Here's more proof Millennials are being judged too quickly
Millennials are supposed to be different from previous generations, especially when it comes to their spending. But maybe they’re more similar to older generations than people imagine, especially when it comes to buying homes.
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In fact, not only do millennials, aged 18-34, plan to own a home, they plan to own multiple homes throughout their lifetimes: 68 percent of millennials say their current home is merely a stepping stone towards the home they want to end up in, compared with 36 percent of homeowners across all generations, the survey found. (This makes sense, considering that older generations are more likely to have already moved or bought homes more than once.)
It’s been estimated elsewhere that a more than a third of millennials are already homeowners.
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And they’re putting their money where their mouths are: 40 percent of older millennials (aged 25-34) say they’ve already started to plan for a down payment, compared with 35 percent of the general population. At the same time, first-time buyers are not really certain how much they’ll need for a down payment. As you’ll see from the graph below, there is no true consensus on the matter:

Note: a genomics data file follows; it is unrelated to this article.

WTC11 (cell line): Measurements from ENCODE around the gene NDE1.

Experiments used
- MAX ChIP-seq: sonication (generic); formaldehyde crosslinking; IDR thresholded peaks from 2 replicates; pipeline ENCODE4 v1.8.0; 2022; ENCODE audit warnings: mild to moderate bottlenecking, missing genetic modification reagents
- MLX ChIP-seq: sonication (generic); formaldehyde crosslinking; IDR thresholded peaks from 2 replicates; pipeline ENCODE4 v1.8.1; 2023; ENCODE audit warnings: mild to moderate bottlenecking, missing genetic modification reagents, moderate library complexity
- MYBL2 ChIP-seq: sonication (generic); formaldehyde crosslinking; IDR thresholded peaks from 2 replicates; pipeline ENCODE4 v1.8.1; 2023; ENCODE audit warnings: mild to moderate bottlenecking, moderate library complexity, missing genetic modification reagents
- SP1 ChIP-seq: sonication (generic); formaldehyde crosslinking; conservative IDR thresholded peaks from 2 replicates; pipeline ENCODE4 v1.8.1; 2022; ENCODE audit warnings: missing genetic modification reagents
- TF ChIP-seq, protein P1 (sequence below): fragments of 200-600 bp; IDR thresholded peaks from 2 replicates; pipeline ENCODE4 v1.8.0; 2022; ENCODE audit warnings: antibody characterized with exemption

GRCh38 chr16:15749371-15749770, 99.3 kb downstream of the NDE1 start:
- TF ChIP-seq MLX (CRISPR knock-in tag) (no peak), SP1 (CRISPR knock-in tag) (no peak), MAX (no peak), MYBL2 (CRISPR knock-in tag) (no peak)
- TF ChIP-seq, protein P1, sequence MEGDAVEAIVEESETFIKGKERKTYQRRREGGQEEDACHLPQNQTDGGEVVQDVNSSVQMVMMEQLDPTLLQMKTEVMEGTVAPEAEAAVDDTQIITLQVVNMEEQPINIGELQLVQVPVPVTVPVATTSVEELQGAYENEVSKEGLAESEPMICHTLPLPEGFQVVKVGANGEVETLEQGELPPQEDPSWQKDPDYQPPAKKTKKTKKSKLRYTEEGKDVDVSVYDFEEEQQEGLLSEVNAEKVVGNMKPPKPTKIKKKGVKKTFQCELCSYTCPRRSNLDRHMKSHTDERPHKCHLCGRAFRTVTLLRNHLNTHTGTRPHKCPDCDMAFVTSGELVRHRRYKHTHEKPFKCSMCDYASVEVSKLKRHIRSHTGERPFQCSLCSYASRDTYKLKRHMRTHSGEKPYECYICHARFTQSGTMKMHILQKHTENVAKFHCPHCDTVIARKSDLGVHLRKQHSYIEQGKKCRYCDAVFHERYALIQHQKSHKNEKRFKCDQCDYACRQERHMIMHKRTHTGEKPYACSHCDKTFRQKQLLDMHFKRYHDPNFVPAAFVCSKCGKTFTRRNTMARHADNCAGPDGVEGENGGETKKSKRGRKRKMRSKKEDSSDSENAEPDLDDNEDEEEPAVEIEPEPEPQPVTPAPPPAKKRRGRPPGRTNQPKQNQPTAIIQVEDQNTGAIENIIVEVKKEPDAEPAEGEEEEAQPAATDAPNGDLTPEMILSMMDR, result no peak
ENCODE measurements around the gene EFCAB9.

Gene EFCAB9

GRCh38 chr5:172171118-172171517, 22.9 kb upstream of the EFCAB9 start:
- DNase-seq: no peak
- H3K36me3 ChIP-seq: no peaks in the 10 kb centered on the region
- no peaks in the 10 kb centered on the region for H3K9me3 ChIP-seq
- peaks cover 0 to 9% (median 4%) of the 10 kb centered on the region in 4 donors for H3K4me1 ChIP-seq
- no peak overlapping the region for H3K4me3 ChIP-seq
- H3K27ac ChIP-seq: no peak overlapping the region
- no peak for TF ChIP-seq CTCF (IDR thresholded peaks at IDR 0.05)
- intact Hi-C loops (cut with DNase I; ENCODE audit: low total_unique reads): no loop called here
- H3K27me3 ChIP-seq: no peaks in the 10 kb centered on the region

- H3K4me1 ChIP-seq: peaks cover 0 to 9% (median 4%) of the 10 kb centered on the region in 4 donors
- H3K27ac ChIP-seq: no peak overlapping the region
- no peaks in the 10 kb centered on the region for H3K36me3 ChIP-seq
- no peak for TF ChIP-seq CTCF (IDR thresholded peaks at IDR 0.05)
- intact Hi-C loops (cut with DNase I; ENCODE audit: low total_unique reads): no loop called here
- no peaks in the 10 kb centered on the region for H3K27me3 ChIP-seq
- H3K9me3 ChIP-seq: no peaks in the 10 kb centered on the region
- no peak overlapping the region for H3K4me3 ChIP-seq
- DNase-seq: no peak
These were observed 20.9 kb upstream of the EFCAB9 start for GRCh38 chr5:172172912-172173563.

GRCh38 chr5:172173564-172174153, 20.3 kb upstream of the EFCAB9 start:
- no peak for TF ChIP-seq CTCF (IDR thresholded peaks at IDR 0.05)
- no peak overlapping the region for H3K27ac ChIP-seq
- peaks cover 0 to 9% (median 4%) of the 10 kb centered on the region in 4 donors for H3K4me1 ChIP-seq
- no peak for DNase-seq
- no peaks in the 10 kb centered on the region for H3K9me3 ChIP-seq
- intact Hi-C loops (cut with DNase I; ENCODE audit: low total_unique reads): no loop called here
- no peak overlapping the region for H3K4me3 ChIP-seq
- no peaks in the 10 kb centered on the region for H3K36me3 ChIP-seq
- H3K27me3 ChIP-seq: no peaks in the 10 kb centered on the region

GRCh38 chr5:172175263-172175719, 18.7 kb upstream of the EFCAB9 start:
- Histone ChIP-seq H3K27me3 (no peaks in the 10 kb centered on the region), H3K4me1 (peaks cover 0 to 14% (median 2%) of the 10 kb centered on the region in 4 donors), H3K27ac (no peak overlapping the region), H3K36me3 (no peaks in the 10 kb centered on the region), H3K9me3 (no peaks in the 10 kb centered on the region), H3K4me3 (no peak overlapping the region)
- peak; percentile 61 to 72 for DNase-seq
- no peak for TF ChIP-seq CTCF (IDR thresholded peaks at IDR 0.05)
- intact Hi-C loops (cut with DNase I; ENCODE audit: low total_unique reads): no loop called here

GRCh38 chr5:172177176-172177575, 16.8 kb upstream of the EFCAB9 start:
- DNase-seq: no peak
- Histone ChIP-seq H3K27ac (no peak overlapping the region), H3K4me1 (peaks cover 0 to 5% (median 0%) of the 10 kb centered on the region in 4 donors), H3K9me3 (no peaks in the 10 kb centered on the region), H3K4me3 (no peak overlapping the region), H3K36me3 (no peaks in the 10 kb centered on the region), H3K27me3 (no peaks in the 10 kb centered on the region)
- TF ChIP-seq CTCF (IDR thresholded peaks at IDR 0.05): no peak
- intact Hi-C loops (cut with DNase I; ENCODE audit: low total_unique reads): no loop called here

(The answer is somewhat nuanced but the conventional figure is 20 percent.)
And here are their principal factors influencing the timing of wanting to buy a home:
“If there’s one thing to take away from our report this year, it’s that forward-thinking millennials are buying homes – and they’re happy with their choice,” says BofA’s D. Steve Boland in the report. “This growing group of millennials is seeing the value of getting into a home…Clearly, the millennial generation is coming of age and realizing it might not make sense to wait anymore to purchase their first home.”
Among millennials who already own a home, 79 percent said their homes are having a positive impact on their long-term financial picture, with 86 percent responding that owning a home is more affordable than renting.
The bank surveyed 4,906 adults, including 1,268 current homeowners and 435 prospective homeowners.
This article originally appeared in Money by Rob Wile.